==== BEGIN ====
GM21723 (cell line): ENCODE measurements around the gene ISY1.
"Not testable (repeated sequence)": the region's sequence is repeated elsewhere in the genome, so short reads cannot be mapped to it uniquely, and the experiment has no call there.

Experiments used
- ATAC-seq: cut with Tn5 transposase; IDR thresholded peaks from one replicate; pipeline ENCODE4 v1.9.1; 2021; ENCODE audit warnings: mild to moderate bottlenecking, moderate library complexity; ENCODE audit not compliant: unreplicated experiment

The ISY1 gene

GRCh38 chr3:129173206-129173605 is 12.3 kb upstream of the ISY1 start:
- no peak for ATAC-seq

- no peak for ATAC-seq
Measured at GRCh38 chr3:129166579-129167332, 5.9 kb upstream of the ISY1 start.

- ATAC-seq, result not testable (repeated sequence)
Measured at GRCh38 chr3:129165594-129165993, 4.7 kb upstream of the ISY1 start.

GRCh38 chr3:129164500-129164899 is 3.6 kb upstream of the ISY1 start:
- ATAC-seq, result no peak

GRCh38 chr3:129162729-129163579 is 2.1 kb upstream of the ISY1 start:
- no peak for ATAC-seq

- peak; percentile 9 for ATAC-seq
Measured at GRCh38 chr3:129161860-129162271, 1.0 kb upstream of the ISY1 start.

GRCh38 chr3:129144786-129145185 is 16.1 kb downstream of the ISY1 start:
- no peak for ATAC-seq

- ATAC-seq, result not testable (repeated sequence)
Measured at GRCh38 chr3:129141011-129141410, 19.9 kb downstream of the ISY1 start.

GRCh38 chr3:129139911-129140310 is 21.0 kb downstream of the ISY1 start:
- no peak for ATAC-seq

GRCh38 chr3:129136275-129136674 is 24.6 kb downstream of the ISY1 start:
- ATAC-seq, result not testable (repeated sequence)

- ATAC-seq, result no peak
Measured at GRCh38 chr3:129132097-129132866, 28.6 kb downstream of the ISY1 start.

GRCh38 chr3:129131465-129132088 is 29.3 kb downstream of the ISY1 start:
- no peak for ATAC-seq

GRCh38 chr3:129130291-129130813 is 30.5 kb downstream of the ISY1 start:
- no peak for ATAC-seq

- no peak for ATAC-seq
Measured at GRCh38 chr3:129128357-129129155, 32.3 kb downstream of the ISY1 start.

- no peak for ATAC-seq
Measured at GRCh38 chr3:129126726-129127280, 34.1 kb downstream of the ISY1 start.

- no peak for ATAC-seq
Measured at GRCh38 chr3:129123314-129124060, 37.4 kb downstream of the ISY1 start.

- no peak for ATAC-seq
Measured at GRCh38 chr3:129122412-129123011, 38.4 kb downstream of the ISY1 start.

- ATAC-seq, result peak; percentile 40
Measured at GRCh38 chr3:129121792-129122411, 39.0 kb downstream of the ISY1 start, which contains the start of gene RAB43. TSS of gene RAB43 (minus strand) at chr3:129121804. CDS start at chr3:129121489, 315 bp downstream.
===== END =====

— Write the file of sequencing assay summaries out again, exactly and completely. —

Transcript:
GM21723 (cell line): ENCODE measurements around the gene ISY1.
"Not testable (repeated sequence)": the region's sequence is repeated elsewhere in the genome, so short reads cannot be mapped to it uniquely, and the experiment has no call there.

Experiments used
- ATAC-seq: cut with Tn5 transposase; IDR thresholded peaks from one replicate; pipeline ENCODE4 v1.9.1; 2021; ENCODE audit warnings: mild to moderate bottlenecking, moderate library complexity; ENCODE audit not compliant: unreplicated experiment

The ISY1 gene

GRCh38 chr3:129173206-129173605 is 12.3 kb upstream of the ISY1 start:
- no peak for ATAC-seq

- no peak for ATAC-seq
Measured at GRCh38 chr3:129166579-129167332, 5.9 kb upstream of the ISY1 start.

- ATAC-seq, result not testable (repeated sequence)
Measured at GRCh38 chr3:129165594-129165993, 4.7 kb upstream of the ISY1 start.

GRCh38 chr3:129164500-129164899 is 3.6 kb upstream of the ISY1 start:
- ATAC-seq, result no peak

GRCh38 chr3:129162729-129163579 is 2.1 kb upstream of the ISY1 start:
- no peak for ATAC-seq

- peak; percentile 9 for ATAC-seq
Measured at GRCh38 chr3:129161860-129162271, 1.0 kb upstream of the ISY1 start.

GRCh38 chr3:129144786-129145185 is 16.1 kb downstream of the ISY1 start:
- no peak for ATAC-seq

- ATAC-seq, result not testable (repeated sequence)
Measured at GRCh38 chr3:129141011-129141410, 19.9 kb downstream of the ISY1 start.

GRCh38 chr3:129139911-129140310 is 21.0 kb downstream of the ISY1 start:
- no peak for ATAC-seq

GRCh38 chr3:129136275-129136674 is 24.6 kb downstream of the ISY1 start:
- ATAC-seq, result not testable (repeated sequence)

- ATAC-seq, result no peak
Measured at GRCh38 chr3:129132097-129132866, 28.6 kb downstream of the ISY1 start.

GRCh38 chr3:129131465-129132088 is 29.3 kb downstream of the ISY1 start:
- no peak for ATAC-seq

GRCh38 chr3:129130291-129130813 is 30.5 kb downstream of the ISY1 start:
- no peak for ATAC-seq

- no peak for ATAC-seq
Measured at GRCh38 chr3:129128357-129129155, 32.3 kb downstream of the ISY1 start.

- no peak for ATAC-seq
Measured at GRCh38 chr3:129126726-129127280, 34.1 kb downstream of the ISY1 start.

- no peak for ATAC-seq
Measured at GRCh38 chr3:129123314-129124060, 37.4 kb downstream of the ISY1 start.

- no peak for ATAC-seq
Measured at GRCh38 chr3:129122412-129123011, 38.4 kb downstream of the ISY1 start.

- ATAC-seq, result peak; percentile 40
Measured at GRCh38 chr3:129121792-129122411, 39.0 kb downstream of the ISY1 start, which contains the start of gene RAB43. TSS of gene RAB43 (minus strand) at chr3:129121804. CDS start at chr3:129121489, 315 bp downstream.